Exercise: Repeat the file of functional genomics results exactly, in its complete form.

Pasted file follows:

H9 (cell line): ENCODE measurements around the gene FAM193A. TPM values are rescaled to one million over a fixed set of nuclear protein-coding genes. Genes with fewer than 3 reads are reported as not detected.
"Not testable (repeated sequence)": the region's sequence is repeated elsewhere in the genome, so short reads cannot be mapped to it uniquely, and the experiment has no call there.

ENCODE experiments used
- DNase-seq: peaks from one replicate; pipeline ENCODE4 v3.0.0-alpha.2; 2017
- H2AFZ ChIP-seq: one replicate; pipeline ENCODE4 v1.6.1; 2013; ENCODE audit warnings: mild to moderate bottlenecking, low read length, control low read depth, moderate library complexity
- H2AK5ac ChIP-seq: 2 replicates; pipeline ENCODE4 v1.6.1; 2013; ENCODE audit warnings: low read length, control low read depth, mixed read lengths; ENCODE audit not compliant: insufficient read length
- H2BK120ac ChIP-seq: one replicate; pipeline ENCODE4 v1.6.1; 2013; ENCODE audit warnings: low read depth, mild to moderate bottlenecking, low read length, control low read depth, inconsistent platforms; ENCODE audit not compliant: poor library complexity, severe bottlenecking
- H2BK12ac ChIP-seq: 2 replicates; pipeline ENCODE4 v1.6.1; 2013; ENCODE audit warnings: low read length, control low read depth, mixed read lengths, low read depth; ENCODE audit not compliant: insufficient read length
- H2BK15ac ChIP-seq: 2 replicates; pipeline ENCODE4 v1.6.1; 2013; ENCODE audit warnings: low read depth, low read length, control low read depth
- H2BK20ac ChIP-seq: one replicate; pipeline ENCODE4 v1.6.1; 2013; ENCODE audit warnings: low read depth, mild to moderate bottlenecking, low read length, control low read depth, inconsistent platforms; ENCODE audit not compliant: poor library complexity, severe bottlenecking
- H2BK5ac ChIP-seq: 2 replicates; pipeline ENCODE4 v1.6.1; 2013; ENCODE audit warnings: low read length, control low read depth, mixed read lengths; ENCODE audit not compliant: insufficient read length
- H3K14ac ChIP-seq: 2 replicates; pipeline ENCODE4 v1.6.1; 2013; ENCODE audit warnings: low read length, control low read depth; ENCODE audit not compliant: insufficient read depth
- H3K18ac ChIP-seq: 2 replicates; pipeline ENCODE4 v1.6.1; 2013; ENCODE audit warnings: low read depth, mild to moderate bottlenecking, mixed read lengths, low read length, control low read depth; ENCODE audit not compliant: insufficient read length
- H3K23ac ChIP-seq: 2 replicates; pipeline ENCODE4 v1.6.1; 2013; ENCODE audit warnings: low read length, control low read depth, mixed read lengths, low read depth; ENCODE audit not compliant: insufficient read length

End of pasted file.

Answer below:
H9 (cell line): ENCODE measurements around the gene FAM193A. TPM values are rescaled to one million over a fixed set of nuclear protein-coding genes. Genes with fewer than 3 reads are reported as not detected.
"Not testable (repeated sequence)": the region's sequence is repeated elsewhere in the genome, so short reads cannot be mapped to it uniquely, and the experiment has no call there.

ENCODE experiments used
- DNase-seq: peaks from one replicate; pipeline ENCODE4 v3.0.0-alpha.2; 2017
- H2AFZ ChIP-seq: one replicate; pipeline ENCODE4 v1.6.1; 2013; ENCODE audit warnings: mild to moderate bottlenecking, low read length, control low read depth, moderate library complexity
- H2AK5ac ChIP-seq: 2 replicates; pipeline ENCODE4 v1.6.1; 2013; ENCODE audit warnings: low read length, control low read depth, mixed read lengths; ENCODE audit not compliant: insufficient read length
- H2BK120ac ChIP-seq: one replicate; pipeline ENCODE4 v1.6.1; 2013; ENCODE audit warnings: low read depth, mild to moderate bottlenecking, low read length, control low read depth, inconsistent platforms; ENCODE audit not compliant: poor library complexity, severe bottlenecking
- H2BK12ac ChIP-seq: 2 replicates; pipeline ENCODE4 v1.6.1; 2013; ENCODE audit warnings: low read length, control low read depth, mixed read lengths, low read depth; ENCODE audit not compliant: insufficient read length
- H2BK15ac ChIP-seq: 2 replicates; pipeline ENCODE4 v1.6.1; 2013; ENCODE audit warnings: low read depth, low read length, control low read depth
- H2BK20ac ChIP-seq: one replicate; pipeline ENCODE4 v1.6.1; 2013; ENCODE audit warnings: low read depth, mild to moderate bottlenecking, low read length, control low read depth, inconsistent platforms; ENCODE audit not compliant: poor library complexity, severe bottlenecking
- H2BK5ac ChIP-seq: 2 replicates; pipeline ENCODE4 v1.6.1; 2013; ENCODE audit warnings: low read length, control low read depth, mixed read lengths; ENCODE audit not compliant: insufficient read length
- H3K14ac ChIP-seq: 2 replicates; pipeline ENCODE4 v1.6.1; 2013; ENCODE audit warnings: low read length, control low read depth; ENCODE audit not compliant: insufficient read depth
- H3K18ac ChIP-seq: 2 replicates; pipeline ENCODE4 v1.6.1; 2013; ENCODE audit warnings: low read depth, mild to moderate bottlenecking, mixed read lengths, low read length, control low read depth; ENCODE audit not compliant: insufficient read length
- H3K23ac ChIP-seq: 2 replicates; pipeline ENCODE4 v1.6.1; 2013; ENCODE audit warnings: low read length, control low read depth, mixed read lengths, low read depth; ENCODE audit not compliant: insufficient read length